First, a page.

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U.S. ivory trade investigator found dead in Kenya

By Sara Shayanian and Allen Cone
U.S. ivory trade investigator found dead in Kenya
Ivory trade investigator Esmond Bradley Martin was found dead of stab wounds in his home on Monday. Photo courtesy of WWF Kenya/Twitter

Feb. 5 (UPI) -- Police found one of the United States' leading conservationists and ivory trade investigators was found dead Monday in his home in Nairobi, Kenya.

Police found the body of Esmond Bradley Martin, 75, in his house with a stab wounds to neck. His wife, Chryssee Martin, found him dead after she returned from a walk.

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"We have launched investigations into the murder of the American conservationist who was found dead in his house in Karen," Nairobi police Chief Japheth Koome told Capital FM news.

Nairobi's Directorate of Criminal Investigations boss, Ireri Kamwende, said the attacker hasn't been identified.

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"We have already questioned a gardener and a cook who are employed at the home," Kamwende said.

Martin wrote several groundbreaking reports about the ivory trade and was believed to be working on a new expose about trafficking in ivory and rhino horns.

At one point, Martin served as the United Nations special envoy for rhino conservation. The conservationist persuaded China to end its legal rhino horn trade in 1993 and ivory trade last year.

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The American often posed as a buyer and secretly photographed illegal sales of ivory and rhino horn in China, Vietnam and Laos. He first began his work in the 1970s, traveling from the United States to Kenya to investigate the increase in the number of elephant deaths.

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Last year, Martin and his colleague Lucy Vigne discovered that Laos had the world's fastest growing ivory trade.

More than 7,245 African rhinos have been lost to poaching in one decade, including 1,028 in South Africa alone during 2017, according to Save the Rhino.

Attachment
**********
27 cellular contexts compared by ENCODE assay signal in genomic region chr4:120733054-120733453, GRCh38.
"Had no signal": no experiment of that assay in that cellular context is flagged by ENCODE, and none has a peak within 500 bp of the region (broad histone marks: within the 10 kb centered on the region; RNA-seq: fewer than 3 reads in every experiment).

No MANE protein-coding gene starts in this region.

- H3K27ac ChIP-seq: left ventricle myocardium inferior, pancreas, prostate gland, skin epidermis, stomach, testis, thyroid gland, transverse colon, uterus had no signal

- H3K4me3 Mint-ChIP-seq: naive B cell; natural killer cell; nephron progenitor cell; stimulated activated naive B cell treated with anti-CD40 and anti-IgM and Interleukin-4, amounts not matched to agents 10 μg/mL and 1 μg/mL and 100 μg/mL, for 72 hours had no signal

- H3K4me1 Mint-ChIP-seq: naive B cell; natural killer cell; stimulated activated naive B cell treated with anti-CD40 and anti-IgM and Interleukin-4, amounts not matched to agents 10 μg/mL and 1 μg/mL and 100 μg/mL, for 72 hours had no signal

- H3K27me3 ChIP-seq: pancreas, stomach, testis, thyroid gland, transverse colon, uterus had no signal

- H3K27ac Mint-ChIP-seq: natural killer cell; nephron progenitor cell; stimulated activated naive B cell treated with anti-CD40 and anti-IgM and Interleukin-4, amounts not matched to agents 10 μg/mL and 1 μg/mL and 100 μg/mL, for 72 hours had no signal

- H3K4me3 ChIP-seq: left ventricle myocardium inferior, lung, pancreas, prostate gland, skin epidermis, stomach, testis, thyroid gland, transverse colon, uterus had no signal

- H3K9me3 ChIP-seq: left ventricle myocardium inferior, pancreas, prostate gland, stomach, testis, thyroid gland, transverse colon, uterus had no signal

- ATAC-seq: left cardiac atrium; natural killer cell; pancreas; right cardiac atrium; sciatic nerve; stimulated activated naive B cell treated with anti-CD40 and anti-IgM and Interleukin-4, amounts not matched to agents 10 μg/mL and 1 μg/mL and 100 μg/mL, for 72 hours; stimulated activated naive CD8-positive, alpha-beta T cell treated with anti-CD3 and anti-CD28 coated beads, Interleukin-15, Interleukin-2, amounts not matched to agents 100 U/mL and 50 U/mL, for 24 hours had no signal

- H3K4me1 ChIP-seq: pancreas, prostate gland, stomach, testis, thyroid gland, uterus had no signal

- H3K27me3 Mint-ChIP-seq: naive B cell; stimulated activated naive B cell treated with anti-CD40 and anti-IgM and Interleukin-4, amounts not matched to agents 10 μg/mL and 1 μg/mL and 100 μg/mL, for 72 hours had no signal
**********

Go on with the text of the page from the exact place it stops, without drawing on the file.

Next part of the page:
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Ivory and rhino horn are hugely profitable with a rhino horn worth $27,000 per pound and ivory at $454 a pound.

"Pound for pound, a rhino horn is worth more than heroin or gold or platinum," Crawford Allan, of the World Wildlife Fund, said to The New York Times last month.

The World Wildlife Fund in Kenya said on Twitter they were "saddened" by Martin's death.

"We're saddened by the untimely death of Esmond Bradley Martin, a respected colleague & friend to conservationists worldwide," the WWF said in a tweet. "He was at the forefront of fighting #WildlifeCrime in exposing rhino horn & elephant ivory trade. He remains an inspiration for all of us."

Dr. Paula Kahumbu, the CEO of Wildlife Direct, said Martin would be remembered for exposing ivory sales worldwide -- including in the United States, Congo, Nigeria, China and Hong Kong.

"It is with deep shock and horror that we learn this Monday morning of the death of long-time conservationist, Esmond Bradley Martin, whom police say died in suspicious circumstances at his home in Karen, Nairobi. Esmond led investigations into ivory and rhino horn trafficking," Kahumbu said

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